economism


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economism

(ɪˈkɒnəˌmɪzəm)
n
1. (Government, Politics & Diplomacy)
a. a political theory that regards economics as the main factor in society, ignoring or reducing to simplistic economic terms other factors such as culture, nationality, etc
b. the belief that the main aim of a political group, trade union, etc, is to improve the material living standards of its members
2. (Government, Politics & Diplomacy) (often capital) (in Tsarist Russia) a political belief that the sole concern of the working classes should be with improving their living conditions and not with political reforms

economism

a theory or doctrine that attaches principal importance to economic goals. — economist, n.
See also: Economics
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It urges the EU to "embrace a Europe where the values of democracy, solidarity, equality, freedom and dignity are dominant, rather than a Europe dominated by expediencies and an economism serving the interests of extra-institutional power centres.
Keynesians have always been alert to 'over-valuation of the economic criterion', that formalist and rationalist economism can lead to the loss of state capacities, the destruction of civilization and moral decay (Keynes 1938: 446), but they have not really been ahead of Marxist scholarship in fleshing out the implications of excess capacity, overaccumulation and underconsumption, themselves markers of the vagaries of privately coordinated investment.
The UFT revealed another indication of its ideological and practical embrace of craft union economism by its willingness to make common cause during the 1968 strike with the Council of Supervisory Associations, which represented the public school principals who had direct managerial control over classroom teachers.
While the link between "street" crime and economic conditions is clearly established, we must guard against economism.
Regardless of their race, public school teachers and administrators have barricaded themselves from the common citizen through an interlocking fence of administrative bureaucracy and pork chop economism.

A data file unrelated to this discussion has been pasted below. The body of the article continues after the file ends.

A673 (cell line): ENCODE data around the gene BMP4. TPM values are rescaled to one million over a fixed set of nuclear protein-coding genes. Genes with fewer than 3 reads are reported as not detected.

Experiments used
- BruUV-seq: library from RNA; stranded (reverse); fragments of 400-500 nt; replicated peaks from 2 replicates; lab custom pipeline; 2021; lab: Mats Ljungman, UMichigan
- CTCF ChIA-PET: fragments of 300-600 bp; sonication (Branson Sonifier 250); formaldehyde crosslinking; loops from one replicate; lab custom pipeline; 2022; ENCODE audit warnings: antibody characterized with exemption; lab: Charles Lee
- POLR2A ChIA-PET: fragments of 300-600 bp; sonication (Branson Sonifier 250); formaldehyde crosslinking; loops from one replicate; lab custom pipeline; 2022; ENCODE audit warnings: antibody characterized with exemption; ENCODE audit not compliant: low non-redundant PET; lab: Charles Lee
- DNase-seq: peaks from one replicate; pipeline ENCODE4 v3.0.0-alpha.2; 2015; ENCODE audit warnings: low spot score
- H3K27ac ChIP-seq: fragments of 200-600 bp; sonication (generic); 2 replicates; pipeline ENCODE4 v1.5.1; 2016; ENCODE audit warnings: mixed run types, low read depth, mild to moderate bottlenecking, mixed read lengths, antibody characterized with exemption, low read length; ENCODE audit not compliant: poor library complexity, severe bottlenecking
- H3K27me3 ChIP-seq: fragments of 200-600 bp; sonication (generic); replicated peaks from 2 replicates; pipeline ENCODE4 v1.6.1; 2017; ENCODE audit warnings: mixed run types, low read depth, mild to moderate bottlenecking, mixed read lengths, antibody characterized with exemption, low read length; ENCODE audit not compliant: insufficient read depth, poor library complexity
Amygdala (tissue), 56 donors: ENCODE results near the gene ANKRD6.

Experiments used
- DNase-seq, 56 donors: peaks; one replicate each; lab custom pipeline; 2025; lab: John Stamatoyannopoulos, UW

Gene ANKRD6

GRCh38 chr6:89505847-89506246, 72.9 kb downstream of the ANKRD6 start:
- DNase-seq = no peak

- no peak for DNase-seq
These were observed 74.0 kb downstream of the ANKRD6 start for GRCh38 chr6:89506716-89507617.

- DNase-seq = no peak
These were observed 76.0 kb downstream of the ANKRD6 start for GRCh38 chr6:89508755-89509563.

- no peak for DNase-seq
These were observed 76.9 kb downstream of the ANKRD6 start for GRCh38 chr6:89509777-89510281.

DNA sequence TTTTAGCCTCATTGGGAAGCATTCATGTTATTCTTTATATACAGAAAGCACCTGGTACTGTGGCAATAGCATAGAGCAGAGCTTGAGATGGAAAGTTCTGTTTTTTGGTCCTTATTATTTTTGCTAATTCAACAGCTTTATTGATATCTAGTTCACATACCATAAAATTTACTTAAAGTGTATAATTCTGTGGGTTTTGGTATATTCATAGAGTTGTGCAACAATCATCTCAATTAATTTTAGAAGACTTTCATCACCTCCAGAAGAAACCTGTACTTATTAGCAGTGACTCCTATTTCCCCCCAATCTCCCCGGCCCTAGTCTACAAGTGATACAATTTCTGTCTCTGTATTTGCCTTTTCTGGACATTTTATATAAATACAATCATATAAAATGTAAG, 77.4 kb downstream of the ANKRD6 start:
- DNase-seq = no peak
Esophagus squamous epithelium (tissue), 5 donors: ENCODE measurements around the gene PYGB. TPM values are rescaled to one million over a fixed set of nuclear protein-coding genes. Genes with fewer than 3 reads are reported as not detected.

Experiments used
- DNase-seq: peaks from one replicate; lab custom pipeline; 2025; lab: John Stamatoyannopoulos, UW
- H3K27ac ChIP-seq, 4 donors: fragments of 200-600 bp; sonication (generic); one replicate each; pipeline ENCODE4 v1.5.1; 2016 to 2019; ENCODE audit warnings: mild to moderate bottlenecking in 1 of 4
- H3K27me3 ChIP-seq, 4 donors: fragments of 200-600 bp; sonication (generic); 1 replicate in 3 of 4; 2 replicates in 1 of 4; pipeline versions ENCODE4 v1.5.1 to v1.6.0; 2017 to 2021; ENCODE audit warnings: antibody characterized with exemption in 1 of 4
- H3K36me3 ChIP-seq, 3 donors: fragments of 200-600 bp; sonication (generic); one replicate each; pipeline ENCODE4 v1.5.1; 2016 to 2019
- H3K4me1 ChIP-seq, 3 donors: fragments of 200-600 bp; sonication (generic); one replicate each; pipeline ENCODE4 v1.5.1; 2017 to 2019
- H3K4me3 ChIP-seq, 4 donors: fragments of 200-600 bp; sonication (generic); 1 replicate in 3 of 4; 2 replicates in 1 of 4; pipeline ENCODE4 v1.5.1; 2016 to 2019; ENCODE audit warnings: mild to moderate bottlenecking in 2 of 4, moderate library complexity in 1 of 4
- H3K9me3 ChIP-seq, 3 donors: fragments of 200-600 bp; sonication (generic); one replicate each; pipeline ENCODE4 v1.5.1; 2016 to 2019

Believing that the rejuvenation of practice presupposed the renewal of theory, Lukacs issued a radically Hegelian critique of Engels's Anti-Duhring, accusing the Marxist orthodoxy of the day of a narrow economism and of scanting the roles of human consciousness and decision, distorting Marx's original insights into the unity of theory and practice.
However, mindful of what he had just written in Centesimus Annus, namely, that "the Marxist solution ha[s] failed," the Pope pointed out the "error of economism (or capitalism)" underlying both systems though at different levels.
When we say economism, we mean one of the forms of social rationalism.
Ignorance, historically construed as false views and obliviousness to the impermanence of things, gets institutionalized in such ideologies as consumerism and economism.
This figure asks to be read with Althusser's novel argument in "Note on 'The Critique of the Personality Cult,'" that both Stalinism and its right-wing critique can be traced to the "basically economistic" tendency of the Second International (54) Defined as a one-sided emphasis on productivity, economism depends on "the Person's right freely to dispose of himself [sic], his right to his property, his free will and his body;" (55) Althusser's emphasis).
Technocratic economism may have been appropriate to the past stage of economic development, but it is no longer appropriate to the necessary next stage as outlined in the 12th Five Year Plan.
23-57; Desmond Gasper, The Ethics of Development: From Economism to Human Development (Edinburgh: Edinburgh University Press, 2004); David A.